From Mansfield With Love (Foot in the Door Theatre, 2015)
I’ll be honest: I really don’t like Mansfield Park. Not just in a ‘it’s my least favourite of Austen’s novels’ way, but in a ‘I just don’t like it as a novel’ way; I found it hard to engage with the characters and was left unenthused by the overall plot. Up until From Mansfield With Love, I had only ever seen one adaptation of Mansfield Park and it had done little to change my opinion. However, given that it was a UK-based web series, I decided that I should at least watch the first episode of From Mansfield With Love when it aired to show some local support. It only took that one episode for protagonist Frankie Price to endear herself, and I quickly grew to love this series and these characters.
Over the course of 100 episodes, Foot in the Door Theatre created one of my favourite web series from a novel I dislike which, in my opinion, shows the strength of their adaptation choices. There are some very obvious ones to do with the setting and the plot of the narrative: Frankie and Ed are no longer cousins in this adaptation, and even go so far as to make a joke about people marrying their cousins in one episode. In addition, Mansfield is no longer a stately home but a hotel owned by the Bertrams with Frankie working as assistant house manager under Mrs Norris. However, the skill of the adaptation choices in From Mansfield With Love lies not just in what they have changed but what they have kept the same. Having Will in the navy, as he is in the novel, and exploring the long-distance sibling relationship, touches on a reality for many in the UK which is rarely explored in British media.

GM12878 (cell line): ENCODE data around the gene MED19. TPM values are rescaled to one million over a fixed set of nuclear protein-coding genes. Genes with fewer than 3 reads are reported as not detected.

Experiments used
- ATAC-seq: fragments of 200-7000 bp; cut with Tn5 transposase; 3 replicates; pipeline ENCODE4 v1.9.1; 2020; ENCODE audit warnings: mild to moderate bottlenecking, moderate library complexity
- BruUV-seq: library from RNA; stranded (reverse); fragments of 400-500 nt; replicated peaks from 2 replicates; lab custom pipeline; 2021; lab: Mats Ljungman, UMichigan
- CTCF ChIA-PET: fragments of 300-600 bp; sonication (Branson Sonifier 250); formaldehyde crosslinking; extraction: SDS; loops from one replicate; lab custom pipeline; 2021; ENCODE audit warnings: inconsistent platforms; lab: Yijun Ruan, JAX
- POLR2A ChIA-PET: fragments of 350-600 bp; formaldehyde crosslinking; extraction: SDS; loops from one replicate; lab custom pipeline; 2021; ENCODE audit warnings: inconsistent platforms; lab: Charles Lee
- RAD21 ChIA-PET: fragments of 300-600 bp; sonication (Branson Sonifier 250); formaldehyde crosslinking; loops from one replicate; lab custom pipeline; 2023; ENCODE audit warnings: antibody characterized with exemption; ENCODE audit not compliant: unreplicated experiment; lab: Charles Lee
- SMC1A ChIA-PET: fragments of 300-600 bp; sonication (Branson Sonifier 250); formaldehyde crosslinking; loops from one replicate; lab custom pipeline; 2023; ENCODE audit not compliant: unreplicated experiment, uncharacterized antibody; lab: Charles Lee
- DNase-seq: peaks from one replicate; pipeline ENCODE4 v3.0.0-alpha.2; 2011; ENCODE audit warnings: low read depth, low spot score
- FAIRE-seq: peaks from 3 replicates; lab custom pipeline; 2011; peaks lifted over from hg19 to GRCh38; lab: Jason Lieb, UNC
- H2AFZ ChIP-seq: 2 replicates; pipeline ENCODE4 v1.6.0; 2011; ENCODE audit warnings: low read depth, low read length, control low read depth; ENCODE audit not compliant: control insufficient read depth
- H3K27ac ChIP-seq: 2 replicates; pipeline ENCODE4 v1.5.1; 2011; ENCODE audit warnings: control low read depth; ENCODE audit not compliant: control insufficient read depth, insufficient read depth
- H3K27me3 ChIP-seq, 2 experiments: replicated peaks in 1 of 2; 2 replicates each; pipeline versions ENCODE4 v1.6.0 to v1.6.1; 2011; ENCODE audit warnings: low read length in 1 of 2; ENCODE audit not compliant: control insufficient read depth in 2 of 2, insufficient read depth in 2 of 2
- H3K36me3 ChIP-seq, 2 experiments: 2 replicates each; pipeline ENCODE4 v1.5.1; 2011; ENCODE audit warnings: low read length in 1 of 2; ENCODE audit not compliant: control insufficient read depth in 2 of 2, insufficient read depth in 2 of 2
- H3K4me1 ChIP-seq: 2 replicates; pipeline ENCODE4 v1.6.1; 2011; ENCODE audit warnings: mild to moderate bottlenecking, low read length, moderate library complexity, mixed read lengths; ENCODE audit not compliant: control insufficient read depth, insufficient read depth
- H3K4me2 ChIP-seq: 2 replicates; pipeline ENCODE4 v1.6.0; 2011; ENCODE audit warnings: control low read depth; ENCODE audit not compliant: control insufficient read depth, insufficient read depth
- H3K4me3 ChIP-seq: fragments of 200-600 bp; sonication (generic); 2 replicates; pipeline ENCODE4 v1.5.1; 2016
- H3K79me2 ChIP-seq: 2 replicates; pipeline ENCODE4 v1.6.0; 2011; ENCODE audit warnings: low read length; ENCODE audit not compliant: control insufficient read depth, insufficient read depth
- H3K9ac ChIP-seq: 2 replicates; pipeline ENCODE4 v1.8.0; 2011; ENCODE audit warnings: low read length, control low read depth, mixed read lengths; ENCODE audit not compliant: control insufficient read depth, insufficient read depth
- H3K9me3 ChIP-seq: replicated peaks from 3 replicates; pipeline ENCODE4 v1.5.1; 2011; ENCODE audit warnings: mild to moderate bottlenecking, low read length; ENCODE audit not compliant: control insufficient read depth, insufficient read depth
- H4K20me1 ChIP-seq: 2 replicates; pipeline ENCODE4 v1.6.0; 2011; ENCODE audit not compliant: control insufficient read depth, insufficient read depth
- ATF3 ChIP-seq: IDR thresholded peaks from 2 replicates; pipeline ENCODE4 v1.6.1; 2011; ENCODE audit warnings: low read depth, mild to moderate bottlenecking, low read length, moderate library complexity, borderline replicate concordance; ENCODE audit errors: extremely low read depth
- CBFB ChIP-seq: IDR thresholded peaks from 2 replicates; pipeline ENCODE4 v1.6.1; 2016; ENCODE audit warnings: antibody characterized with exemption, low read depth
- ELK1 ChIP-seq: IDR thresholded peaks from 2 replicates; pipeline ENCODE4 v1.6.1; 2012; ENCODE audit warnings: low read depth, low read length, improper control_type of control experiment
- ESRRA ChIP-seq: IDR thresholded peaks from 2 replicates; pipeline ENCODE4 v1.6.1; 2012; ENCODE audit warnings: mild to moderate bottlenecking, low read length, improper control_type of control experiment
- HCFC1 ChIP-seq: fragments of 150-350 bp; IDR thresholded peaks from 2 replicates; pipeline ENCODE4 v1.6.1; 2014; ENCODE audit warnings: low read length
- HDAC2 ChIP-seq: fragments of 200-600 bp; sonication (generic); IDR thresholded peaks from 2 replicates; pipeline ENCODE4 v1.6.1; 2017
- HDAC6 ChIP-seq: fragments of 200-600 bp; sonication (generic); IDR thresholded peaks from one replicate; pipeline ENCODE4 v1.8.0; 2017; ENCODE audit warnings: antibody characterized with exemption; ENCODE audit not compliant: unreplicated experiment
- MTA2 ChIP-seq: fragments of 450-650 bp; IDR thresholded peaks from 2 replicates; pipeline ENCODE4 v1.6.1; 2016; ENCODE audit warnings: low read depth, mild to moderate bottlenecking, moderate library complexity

One of the big strengths of the series is the characters, and Holly Truslove’s Frankie Price is obviously at the fore of this aspect. From the very first episode Frankie is relatable and endearing, and Truslove does a fantastic job of balancing a cynical humour with an inherent kindness and innocence that never feels unrealistic. As an audience, it is impossible to want anything but the utmost happiness for Frankie as she navigates the joys and frustrations of her life in Mansfield. Rewatching the series made me realise how much she grew as a character over the course of the series, and I was struck by how subtle that growth had been. Truslove manages to portray the trope of the reserved character standing up for themselves without it ever feeling condescending or cliché.
I was pleasantly surprised throughout the series how much I came to like some characters I would never have expected to like. I think that part of this may be due to Frankie herself: she is sympathetic towards almost all the characters, counting the good in them as more worthwhile than the bad. It would be easy to dismiss Tom much as he is in the novel: a thoughtless, careless character whose downfall is expected; yet from the first moment that Frankie is telling Will about Tom, the sympathy she feels for him being pushed into a job he does not want is clear. He clearly has some misguided ideas, but the audience feels the same slightly exasperated sympathy that Frankie expresses towards him. Similarly, I was not expecting to warm to Julia so much: Frankie talks about Julia’s loyalty to her family, and that is clear throughout the series. She feels left out and looked over in comparison to her older siblings, but she defends them fiercely.
The technical aspects of the series are also fantastic. The writing feels incredibly realistic: the moment in the first episode which made me think ‘I’m going to like this series’ was when Frankie said very reluctantly and embarrassed that she would make the videos ‘because you’re my brother… and I love you’ (Episode 1: “Dear Will” 3:50-53) which struck me as a very realistic British way of dealing with emotions. The filming and editing are of a similarly high quality, and all add to the tone of someone filling their sibling in on their everyday life.
Ultimately, From Mansfield With Love is a lovely series that I would whole-heartedly recommend. Foot in the Door Theatre have created some relatable and enjoyable characters within a narrative full of smart adaptation choices. Nearly a year on from the day the last episode aired, it is also a series which stands up to watching and rewatching, with new character aspects to notice every time. I can’t say that it made me like Mansfield Park any more, but sometimes the mark of a good adaptation is making you enjoy a plot you dislike when it is in a different context.